Scotland pollution accidents soar 50%greenspun.com : LUSENET : Grassroots Information Coordination Center (GICC) : One Thread
Revealed: pollution accidents soar 50% Source: The Sunday Herald Publication date: 2000-06-04
The contamination of our water is getting worse. The number of accidents spilling oil, sewage and chemicals into Scotland's lochs, rivers and coastal waters is on the increase. The latest statistics, revealed to the Sunday Herald, show that water pollution incidents have rocketed by 50% over the last three years. There were 179 in 1997-98, 261 in 1998-99 and 282 in 1999- 2000, all serious enough to kill fish, foul birds, interfere with business or provoke many public complaints.
According to the figures, which were compiled by the Scottish Environment Protection Agency (SEPA), the largest category of incident last year was pollution by sewage which happened 81 times. There were also 61 oil spills and 54 leaks of minerals and trade effluent.
"These figures give the lie to SEPA's repeated assurances that water pollution is under control in Scotland," claimed Dr Richard Dixon, head of research with Friends of the Earth Scotland. He called for stronger measures to prevent pollution and heavier fines on polluters found guilty of breaking the law.
SEPA accepts that the trend is disappointing, but points out that it has been successfully lobbying for new statutory powers to help prevent leakages. In the last financial year the agency initiated 22 successful prosecutions for breaching water pollution regulations.
According to information posted on its website last month these included:
lGM Mining Ltd being fined #16,000 for five water pollution offences at an open-cast coal mine in Greengairs; lHighland Council being fined #15,000 for spilling diesel oil at the Lochaber Leisure Centre; lNorth of Scotland Water Authority twice being fined #5000 for sewage pollution of burns in Aberdeenshire:
"SEPA has a clear enforcement policy," said the agency's head of water policy, Colin Bayes. "Persistent negligence will lead to prosecution." He cautioned that there was unlikely to be any short- term decline in the number of sewage pollution incidents because of the enormous investment required to replace Scotland's aging Victorian sewers. "We are suffering from years of underinvestment in sewage treatment infrastructure," he said.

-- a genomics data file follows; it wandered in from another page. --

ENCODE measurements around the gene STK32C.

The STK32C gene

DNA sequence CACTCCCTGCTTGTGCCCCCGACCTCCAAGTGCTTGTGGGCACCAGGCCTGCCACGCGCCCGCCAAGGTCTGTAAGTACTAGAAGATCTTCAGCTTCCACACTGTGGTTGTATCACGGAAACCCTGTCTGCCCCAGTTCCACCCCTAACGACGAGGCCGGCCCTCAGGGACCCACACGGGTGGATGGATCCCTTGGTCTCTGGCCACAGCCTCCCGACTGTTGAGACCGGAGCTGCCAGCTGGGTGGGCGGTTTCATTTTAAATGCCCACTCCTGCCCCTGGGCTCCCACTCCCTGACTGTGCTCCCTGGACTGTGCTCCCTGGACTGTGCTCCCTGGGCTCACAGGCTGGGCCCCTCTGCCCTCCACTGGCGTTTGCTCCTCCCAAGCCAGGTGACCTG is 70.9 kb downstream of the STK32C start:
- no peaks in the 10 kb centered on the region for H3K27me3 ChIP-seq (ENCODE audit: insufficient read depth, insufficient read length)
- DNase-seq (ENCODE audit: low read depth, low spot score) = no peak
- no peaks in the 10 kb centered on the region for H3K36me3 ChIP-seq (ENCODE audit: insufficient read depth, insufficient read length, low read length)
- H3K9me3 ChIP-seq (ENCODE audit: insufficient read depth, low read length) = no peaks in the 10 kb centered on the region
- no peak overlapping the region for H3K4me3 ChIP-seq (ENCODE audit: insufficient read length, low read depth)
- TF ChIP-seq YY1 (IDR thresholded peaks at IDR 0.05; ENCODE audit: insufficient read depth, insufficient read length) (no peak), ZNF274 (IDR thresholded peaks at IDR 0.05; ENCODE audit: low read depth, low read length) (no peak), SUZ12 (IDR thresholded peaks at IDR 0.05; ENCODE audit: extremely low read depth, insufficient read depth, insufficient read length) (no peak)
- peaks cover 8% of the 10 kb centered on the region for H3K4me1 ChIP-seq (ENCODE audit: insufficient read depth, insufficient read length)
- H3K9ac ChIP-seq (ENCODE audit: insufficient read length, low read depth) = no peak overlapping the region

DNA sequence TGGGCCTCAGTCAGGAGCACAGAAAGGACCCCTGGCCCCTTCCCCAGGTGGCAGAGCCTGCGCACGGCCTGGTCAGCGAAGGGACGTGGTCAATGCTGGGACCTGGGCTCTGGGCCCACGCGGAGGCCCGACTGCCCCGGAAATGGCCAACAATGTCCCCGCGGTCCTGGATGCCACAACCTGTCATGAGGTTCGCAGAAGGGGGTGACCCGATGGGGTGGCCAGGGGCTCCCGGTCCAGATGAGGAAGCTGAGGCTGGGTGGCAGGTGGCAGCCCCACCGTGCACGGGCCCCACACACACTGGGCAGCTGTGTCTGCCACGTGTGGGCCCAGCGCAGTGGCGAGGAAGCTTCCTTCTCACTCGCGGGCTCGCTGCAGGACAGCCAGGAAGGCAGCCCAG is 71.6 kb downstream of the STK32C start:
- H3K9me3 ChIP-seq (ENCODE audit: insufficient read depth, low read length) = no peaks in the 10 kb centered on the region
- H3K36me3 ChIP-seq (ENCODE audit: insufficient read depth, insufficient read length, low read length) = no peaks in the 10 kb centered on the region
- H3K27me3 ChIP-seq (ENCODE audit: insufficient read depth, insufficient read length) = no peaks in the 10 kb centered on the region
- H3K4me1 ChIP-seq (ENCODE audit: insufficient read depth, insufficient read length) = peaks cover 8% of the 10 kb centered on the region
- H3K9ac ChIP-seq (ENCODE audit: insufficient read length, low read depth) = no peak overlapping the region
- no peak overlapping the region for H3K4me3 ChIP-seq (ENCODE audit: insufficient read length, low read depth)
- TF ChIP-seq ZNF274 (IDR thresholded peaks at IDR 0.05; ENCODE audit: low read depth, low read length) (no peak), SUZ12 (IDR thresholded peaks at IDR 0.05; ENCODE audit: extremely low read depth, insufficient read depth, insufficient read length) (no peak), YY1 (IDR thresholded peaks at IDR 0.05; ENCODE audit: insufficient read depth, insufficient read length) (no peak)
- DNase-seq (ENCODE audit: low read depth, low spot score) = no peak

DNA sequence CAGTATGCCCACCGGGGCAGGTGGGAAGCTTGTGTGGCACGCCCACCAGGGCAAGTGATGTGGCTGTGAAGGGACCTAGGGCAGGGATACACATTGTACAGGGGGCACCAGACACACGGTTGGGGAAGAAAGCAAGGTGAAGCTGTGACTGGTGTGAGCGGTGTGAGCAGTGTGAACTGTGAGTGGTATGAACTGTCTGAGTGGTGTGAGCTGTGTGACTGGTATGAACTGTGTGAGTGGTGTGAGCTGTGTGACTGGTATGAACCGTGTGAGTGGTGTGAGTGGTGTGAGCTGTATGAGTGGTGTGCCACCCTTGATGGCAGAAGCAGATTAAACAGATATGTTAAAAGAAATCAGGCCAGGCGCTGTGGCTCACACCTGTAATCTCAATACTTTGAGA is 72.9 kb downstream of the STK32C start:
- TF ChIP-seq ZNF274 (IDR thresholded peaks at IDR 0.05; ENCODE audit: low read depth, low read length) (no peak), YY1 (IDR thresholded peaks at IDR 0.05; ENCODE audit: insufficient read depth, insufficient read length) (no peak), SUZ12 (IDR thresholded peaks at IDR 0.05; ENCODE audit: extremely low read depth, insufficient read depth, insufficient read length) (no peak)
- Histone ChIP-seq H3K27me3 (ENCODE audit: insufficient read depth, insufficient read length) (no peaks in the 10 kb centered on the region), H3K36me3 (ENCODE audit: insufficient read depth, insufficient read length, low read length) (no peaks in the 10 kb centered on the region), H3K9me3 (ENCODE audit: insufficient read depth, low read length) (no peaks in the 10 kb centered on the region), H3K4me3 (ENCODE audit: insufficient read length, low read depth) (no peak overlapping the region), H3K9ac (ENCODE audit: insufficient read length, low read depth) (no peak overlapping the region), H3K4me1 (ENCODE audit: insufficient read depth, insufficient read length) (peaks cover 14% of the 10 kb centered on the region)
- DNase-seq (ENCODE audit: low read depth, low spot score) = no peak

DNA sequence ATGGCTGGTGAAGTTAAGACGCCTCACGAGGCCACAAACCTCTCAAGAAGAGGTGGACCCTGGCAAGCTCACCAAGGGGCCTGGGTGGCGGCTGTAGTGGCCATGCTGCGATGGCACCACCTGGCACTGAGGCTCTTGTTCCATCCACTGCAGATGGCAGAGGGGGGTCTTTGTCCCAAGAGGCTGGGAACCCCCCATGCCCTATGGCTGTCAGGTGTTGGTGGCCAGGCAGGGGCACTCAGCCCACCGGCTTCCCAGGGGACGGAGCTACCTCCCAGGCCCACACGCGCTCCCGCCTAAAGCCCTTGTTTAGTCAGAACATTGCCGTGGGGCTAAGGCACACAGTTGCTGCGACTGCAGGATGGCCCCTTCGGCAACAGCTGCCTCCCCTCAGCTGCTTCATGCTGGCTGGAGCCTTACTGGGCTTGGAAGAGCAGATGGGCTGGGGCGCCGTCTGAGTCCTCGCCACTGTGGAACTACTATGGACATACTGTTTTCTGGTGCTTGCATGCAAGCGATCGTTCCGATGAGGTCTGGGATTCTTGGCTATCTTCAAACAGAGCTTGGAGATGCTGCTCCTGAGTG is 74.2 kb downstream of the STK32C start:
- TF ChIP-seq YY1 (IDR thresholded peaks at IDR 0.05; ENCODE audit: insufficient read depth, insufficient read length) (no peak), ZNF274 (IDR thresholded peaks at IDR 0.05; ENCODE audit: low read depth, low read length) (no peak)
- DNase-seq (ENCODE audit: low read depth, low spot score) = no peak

But Bayes pointed out that the Scottish Executive was now introducing new regulations to curb spillages of oil and other contaminants. This would not bring the number of accidents down overnight, he warned, "but I have no doubt at all that the figures should start to reduce over the next few years".
The Executive has also promised to establish a new system of "works notices" which will enable SEPA to serve statutory notices on potential polluters requiring them to take immediate action to reduce the risk.
Despite escalating pollution incidents, Bayes argued that the environmental quality of Scotland's waterways was improving. Last week, SEPA's West Region launched a new water review which said 97% of rivers, 93% of lochs and 96% of coastal waters and estuaries contained top-quality water.
Environmentalists, however, say that the whole environment of river catchment areas is in decline. "The ecological quality of our rivers is being degraded by pollution, neglect and mismanagement," said George Baxter from the Worldwide Fund for Nature in Scotland. "What we need is to adopt whole river catchment plans from mountaintop to estuary, instead of the fragmented approach we have at present."
-- Martin Thompson (firstname.lastname@example.org), June 06, 2000